Adonai means LORD and was often used as a substitute for God’s name “Yahweh” or “Jehovah” (these are interchangeable) in the Old Testament.
The Hebrews felt that God’s name was too sacred to pronounce so they eliminated the vowels and used YHWH which was unpronounceable. Still, they had to be clear about whom they meant so they often spoke of Adonai – the LORD who is GOD. If this name was used to mean someone other than God, “Adoni” was used which was a common word for one who was a master and ruler.
Psalm 110:1 provides a good starting point to understand who “Adonai” is:
“The Lord (YHWH) said to my Lord (Adonai) ‘Sit at My right hand, till I make Your enemies Your footstool.”
This verse is commonly understood by both Jews and Christians to be prophetically speaking of the reign of the Messiah. The psalm is written by King David who is saying, “The God of the universe said to my (meaning David’s) Lord the Messiah…”
The promise from God is that the Messiah will sit at His right hand and that His enemies would become His footstool. Does that fit the bill for Jesus? Jesus discussed this passage in Luke 20:41-44 with the scribes (religious leaders of the times) and tried to get them thinking about who the Messiah might be. He was shaking up all their pre-conceived ideas and trying to get them to think “outside the box” as we would say today.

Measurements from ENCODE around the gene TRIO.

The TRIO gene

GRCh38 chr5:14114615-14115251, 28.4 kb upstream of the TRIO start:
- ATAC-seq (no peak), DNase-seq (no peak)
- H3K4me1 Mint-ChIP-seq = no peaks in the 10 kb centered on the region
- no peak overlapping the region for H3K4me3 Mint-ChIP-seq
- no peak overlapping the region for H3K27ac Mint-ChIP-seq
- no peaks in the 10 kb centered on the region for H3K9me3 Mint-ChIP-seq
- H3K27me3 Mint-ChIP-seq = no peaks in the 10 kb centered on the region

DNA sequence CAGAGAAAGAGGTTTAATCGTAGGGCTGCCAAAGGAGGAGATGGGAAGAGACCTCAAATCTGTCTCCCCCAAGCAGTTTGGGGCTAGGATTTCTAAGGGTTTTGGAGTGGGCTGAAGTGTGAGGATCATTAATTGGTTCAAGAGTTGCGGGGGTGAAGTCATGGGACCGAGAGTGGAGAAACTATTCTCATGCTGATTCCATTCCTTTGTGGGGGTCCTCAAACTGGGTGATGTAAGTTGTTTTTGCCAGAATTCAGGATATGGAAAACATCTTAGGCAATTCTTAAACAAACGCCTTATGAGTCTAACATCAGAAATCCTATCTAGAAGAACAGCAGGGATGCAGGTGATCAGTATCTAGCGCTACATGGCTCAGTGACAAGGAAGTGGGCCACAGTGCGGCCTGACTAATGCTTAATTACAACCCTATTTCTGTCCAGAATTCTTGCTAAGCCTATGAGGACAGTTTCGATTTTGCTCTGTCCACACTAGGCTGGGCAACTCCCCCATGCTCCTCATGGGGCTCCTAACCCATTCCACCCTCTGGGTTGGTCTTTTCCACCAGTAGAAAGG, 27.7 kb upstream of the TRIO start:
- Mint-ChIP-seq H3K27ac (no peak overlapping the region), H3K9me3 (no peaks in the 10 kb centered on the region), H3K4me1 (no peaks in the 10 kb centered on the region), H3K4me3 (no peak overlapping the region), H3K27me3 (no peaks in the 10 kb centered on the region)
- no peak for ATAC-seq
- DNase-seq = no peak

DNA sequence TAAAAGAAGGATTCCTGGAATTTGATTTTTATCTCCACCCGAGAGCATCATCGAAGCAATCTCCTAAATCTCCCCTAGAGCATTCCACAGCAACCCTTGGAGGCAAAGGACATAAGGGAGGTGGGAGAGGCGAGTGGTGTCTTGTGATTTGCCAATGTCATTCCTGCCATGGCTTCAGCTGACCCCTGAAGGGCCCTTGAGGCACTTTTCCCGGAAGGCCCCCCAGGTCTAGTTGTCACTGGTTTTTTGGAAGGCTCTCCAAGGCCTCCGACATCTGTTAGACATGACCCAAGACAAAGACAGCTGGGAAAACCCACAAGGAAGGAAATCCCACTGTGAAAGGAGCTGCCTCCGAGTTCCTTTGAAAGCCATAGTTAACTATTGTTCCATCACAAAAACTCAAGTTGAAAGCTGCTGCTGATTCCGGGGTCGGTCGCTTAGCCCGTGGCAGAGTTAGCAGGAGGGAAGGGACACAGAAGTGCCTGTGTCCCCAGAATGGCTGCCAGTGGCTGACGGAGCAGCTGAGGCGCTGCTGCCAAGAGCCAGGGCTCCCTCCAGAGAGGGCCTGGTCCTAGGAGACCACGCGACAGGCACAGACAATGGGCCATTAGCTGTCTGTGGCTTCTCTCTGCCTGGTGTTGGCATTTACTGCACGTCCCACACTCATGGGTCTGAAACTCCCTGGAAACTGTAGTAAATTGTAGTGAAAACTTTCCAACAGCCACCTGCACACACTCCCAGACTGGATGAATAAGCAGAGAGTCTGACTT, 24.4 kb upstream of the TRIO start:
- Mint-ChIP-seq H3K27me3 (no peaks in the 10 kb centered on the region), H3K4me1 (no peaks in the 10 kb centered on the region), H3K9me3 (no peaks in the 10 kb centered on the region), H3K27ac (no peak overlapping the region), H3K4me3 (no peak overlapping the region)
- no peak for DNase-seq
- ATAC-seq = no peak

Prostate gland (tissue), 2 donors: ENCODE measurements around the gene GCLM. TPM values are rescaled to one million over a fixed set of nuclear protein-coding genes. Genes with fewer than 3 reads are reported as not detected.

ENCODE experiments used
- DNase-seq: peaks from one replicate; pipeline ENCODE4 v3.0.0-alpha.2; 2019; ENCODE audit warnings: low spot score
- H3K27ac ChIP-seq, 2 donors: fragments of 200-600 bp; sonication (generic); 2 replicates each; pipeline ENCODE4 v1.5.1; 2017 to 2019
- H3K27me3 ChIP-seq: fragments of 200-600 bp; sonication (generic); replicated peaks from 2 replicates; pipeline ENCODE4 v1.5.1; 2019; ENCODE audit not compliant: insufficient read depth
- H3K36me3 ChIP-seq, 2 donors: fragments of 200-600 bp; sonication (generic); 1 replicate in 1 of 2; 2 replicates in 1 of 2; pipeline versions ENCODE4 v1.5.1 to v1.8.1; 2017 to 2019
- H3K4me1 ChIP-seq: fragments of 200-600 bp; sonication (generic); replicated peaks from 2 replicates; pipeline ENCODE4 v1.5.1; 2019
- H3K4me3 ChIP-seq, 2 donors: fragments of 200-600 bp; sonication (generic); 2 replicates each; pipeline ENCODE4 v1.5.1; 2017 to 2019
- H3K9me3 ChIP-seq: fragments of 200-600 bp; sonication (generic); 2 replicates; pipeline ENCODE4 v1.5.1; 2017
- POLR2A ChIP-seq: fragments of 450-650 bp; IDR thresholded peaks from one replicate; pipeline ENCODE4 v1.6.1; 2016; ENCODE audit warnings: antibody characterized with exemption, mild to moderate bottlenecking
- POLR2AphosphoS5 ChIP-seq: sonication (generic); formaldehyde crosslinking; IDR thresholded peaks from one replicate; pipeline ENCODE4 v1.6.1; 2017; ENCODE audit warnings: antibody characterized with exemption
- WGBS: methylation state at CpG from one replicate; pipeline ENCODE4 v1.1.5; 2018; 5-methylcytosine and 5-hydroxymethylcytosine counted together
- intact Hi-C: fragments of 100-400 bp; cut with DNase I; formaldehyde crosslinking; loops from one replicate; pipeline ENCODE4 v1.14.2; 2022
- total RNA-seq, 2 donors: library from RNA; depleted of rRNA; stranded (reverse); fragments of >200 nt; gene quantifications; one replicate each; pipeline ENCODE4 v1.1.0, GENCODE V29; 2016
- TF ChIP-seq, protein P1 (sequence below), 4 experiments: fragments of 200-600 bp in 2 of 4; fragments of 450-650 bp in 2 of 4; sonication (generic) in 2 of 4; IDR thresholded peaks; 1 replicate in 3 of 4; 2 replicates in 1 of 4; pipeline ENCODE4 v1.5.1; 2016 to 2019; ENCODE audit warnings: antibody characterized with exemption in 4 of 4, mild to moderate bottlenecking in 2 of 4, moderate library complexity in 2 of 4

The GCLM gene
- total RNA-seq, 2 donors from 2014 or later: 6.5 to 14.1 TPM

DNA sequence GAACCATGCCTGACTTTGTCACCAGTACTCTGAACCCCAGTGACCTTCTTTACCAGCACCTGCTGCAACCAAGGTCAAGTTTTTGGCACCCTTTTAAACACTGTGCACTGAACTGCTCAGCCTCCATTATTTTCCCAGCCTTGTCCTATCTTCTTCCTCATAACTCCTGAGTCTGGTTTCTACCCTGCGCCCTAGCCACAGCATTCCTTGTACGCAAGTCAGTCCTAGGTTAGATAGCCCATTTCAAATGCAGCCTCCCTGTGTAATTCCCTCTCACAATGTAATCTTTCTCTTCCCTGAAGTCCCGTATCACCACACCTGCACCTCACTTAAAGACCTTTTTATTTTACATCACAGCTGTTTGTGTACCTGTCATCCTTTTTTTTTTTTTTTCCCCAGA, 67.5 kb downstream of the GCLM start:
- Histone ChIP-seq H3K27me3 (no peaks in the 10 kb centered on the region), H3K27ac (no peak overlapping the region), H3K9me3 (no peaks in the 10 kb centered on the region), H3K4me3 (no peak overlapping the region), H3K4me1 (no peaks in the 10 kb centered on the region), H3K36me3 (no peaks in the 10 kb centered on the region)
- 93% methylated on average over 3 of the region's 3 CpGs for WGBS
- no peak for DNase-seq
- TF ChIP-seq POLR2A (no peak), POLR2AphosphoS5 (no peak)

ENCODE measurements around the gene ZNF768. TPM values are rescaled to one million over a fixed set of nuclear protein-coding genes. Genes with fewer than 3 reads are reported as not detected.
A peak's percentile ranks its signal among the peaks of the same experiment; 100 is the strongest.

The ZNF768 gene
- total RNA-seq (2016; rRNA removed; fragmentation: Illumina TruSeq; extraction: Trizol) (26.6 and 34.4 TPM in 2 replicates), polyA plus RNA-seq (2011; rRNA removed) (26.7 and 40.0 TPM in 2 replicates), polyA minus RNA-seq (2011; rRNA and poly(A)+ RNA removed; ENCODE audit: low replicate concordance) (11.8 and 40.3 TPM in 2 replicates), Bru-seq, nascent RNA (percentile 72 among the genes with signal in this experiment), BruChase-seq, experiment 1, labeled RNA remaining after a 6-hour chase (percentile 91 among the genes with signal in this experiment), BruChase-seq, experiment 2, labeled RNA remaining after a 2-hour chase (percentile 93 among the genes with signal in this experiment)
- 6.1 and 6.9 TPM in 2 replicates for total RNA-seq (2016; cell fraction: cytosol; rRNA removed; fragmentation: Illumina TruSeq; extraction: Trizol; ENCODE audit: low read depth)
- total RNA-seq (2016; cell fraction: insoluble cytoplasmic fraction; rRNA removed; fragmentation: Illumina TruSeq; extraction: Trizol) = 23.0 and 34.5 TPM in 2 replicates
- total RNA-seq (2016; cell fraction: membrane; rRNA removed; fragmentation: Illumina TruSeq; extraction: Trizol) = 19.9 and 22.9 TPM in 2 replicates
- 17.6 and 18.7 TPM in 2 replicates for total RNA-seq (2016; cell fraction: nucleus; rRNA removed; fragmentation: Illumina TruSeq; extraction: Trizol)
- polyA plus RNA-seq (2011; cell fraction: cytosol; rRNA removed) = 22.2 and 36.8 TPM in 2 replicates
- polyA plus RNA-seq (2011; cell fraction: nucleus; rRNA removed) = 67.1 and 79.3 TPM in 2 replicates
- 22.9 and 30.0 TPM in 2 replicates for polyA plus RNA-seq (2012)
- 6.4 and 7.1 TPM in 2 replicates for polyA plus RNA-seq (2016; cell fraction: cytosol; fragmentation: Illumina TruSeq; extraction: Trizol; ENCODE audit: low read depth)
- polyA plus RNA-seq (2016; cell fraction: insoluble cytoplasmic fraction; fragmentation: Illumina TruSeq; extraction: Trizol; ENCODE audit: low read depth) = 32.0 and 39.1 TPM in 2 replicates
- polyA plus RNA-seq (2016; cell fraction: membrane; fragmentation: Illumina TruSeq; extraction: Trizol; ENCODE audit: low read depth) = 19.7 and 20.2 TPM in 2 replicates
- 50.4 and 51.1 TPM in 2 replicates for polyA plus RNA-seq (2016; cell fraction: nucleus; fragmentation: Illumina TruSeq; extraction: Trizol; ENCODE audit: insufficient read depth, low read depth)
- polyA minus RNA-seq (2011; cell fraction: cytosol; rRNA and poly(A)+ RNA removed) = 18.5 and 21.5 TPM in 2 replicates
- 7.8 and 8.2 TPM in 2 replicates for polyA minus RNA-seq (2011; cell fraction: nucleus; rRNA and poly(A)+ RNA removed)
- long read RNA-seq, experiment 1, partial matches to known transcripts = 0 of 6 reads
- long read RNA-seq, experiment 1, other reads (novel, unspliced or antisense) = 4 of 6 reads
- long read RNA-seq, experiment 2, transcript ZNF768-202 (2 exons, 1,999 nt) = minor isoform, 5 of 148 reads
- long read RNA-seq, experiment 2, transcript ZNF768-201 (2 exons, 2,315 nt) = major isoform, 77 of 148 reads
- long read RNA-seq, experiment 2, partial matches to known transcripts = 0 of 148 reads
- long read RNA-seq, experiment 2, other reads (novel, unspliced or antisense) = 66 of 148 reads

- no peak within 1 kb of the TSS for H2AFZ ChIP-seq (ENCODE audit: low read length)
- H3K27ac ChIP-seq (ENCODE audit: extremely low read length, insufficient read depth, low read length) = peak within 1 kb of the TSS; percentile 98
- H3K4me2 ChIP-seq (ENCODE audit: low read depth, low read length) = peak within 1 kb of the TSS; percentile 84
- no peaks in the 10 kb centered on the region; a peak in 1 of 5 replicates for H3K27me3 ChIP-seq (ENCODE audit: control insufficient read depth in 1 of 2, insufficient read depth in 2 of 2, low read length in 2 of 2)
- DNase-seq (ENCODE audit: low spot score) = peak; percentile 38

In the Gospel of Mark 14:61-63, Jesus speaks more plainly. Before he was crucified, Jesus had to appear before the high priest and this conversation took place:
Again the high priest asked Him, saying to Him, “Are You the Christ, the Son of the Blessed?” Jesus said, “I am. And you will see the Son of Man sitting at the right hand of the Power, and coming with the clouds of heaven.” Then the high priest tore his clothes and said, “What further need do we have of witnesses? You have heard the blasphemy!”
The high priest called it blasphemy because he was aware that Jesus was calling himself the Messiah and claiming that he was the one spoken of in Psalm 110. And so they went ahead and condemned him to death.
Later, on the Day of Pentecost when the Holy Spirit fell, after Jesus had already ascended into heaven, Peter preached from Psalm 110 one more time. After he quoted the verse he said; “Therefore let all the house of Israel know assuredly that God has made this Jesus, whom you crucified, both Lord and Christ.” In this case the hearers did not reject the message and about 3000 people were converted.
Today, Jesus sits at the right hand of the Father in heaven. Through his death and resurrection he completely spoiled his enemies and they are a footstool under his feet just as YHWH promised in Psalm 110.